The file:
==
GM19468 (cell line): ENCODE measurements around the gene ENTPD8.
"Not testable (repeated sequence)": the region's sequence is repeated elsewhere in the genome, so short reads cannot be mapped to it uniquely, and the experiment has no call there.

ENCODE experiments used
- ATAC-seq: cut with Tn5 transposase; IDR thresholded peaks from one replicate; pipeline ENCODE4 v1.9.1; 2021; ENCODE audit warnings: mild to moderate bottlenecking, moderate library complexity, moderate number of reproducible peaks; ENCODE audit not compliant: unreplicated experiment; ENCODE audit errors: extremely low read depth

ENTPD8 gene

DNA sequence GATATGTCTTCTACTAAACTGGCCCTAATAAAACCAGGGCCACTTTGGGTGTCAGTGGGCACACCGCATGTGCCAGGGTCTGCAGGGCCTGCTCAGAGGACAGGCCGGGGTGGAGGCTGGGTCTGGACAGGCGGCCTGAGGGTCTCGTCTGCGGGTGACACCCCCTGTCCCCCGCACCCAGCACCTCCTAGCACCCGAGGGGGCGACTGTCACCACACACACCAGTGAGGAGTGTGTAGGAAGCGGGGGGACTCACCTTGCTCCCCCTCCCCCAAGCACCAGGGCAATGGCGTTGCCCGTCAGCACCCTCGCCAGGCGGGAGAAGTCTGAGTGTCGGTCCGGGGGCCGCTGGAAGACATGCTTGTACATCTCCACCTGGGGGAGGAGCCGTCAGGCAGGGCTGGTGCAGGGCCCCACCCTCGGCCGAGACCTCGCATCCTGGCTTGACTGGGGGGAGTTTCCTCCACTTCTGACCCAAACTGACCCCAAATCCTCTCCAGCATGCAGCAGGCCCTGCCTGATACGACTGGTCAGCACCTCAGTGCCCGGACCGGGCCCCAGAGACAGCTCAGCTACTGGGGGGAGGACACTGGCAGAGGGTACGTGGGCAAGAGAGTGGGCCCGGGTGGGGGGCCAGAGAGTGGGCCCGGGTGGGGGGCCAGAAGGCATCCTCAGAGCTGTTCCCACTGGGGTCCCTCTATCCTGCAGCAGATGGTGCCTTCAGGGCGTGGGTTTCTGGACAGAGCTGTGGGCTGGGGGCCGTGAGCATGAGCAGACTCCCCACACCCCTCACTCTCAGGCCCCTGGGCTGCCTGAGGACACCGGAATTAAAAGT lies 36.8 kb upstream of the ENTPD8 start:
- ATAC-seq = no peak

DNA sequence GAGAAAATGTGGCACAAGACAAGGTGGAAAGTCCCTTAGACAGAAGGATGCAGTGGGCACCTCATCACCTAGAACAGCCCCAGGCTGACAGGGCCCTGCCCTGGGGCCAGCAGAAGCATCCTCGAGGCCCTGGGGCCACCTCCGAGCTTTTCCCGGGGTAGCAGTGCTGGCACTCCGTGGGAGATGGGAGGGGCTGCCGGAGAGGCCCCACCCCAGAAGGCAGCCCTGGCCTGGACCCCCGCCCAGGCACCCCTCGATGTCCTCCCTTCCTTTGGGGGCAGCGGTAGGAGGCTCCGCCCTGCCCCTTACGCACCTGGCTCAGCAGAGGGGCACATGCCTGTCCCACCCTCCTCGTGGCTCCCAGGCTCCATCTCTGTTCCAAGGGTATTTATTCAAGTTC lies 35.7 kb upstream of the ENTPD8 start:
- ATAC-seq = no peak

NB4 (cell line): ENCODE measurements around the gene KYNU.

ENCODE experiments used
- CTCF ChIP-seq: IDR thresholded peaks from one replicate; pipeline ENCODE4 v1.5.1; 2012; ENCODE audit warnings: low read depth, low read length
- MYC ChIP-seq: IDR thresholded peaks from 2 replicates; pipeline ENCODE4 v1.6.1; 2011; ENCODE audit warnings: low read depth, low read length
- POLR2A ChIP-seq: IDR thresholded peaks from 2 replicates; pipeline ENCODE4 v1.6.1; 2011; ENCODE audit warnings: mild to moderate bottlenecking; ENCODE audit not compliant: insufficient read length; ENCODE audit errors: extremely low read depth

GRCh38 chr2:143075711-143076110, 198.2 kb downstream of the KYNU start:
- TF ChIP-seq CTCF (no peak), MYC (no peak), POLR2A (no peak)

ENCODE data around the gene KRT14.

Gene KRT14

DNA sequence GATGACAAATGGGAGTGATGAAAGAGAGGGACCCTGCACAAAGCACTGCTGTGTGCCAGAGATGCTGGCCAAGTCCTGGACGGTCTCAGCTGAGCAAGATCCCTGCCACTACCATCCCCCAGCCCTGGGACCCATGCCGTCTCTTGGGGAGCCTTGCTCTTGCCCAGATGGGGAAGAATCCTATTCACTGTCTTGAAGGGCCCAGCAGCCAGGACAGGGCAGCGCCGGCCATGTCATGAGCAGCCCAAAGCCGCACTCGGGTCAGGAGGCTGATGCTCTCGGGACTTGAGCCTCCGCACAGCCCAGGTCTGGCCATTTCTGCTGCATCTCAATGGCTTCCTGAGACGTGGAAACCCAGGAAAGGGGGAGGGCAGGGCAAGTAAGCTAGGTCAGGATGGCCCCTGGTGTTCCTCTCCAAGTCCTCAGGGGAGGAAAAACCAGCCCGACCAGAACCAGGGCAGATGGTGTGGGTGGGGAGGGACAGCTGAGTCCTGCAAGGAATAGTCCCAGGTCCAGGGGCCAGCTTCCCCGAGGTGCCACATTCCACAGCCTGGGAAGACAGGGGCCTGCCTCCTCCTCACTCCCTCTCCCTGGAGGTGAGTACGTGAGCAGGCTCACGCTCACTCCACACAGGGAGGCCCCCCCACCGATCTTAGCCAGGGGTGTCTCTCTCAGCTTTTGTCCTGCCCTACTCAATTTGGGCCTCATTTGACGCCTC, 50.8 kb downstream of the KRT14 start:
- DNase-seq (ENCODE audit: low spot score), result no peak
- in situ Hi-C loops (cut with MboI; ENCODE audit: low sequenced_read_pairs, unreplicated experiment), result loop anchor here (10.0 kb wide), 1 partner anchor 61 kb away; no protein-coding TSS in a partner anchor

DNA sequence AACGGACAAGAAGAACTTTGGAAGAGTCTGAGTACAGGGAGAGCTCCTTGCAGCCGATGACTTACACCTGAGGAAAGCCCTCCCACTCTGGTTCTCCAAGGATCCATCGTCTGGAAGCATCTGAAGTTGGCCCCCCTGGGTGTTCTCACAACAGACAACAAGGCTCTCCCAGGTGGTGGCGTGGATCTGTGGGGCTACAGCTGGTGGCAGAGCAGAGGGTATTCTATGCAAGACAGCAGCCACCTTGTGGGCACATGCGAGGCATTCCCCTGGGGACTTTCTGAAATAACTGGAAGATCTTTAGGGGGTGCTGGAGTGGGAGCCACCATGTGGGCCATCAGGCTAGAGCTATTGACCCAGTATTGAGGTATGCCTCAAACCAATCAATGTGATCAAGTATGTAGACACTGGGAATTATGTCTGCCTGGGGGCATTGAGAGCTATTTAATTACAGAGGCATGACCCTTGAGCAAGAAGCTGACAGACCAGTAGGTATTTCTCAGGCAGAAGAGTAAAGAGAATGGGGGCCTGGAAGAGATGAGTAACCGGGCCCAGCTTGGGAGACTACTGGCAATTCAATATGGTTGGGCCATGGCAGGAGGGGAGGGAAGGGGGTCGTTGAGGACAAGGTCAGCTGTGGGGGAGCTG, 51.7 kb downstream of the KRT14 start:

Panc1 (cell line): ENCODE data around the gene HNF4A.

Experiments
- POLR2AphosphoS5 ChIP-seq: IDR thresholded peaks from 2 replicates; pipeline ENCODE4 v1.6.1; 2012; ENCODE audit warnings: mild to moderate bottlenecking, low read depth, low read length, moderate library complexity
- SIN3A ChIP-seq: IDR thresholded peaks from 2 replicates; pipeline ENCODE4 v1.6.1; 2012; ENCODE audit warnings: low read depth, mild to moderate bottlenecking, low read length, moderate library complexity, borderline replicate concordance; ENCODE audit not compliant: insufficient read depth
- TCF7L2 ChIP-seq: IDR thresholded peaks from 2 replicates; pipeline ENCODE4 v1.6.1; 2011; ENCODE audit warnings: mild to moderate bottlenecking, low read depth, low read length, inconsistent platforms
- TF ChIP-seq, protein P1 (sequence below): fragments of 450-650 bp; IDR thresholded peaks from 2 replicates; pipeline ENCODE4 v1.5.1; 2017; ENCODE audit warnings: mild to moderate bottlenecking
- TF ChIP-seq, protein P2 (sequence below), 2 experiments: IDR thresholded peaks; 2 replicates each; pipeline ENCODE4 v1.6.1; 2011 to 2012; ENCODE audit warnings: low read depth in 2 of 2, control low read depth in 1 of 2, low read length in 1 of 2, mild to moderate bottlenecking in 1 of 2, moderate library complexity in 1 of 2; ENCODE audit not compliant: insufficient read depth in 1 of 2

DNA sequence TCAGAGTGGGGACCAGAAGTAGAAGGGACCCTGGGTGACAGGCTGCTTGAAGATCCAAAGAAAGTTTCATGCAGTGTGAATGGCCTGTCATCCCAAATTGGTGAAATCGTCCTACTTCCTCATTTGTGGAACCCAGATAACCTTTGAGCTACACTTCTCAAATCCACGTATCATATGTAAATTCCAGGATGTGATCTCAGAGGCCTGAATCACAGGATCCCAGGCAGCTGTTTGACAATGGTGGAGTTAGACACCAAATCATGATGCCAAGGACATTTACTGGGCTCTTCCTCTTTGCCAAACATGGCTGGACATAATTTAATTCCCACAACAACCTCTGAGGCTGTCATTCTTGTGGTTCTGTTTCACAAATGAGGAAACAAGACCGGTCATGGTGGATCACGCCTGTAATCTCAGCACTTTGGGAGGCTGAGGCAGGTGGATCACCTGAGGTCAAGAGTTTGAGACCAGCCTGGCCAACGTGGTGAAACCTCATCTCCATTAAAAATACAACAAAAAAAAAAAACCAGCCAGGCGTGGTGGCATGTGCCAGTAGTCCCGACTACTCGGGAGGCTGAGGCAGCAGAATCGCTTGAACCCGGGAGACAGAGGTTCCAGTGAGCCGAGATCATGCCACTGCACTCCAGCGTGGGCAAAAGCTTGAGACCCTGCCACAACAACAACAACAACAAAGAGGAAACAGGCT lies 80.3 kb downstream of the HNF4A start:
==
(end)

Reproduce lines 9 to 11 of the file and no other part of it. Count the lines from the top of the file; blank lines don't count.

- ATAC-seq = no peak

NB4 (cell line): ENCODE measurements around the gene KYNU.

ENCODE experiments used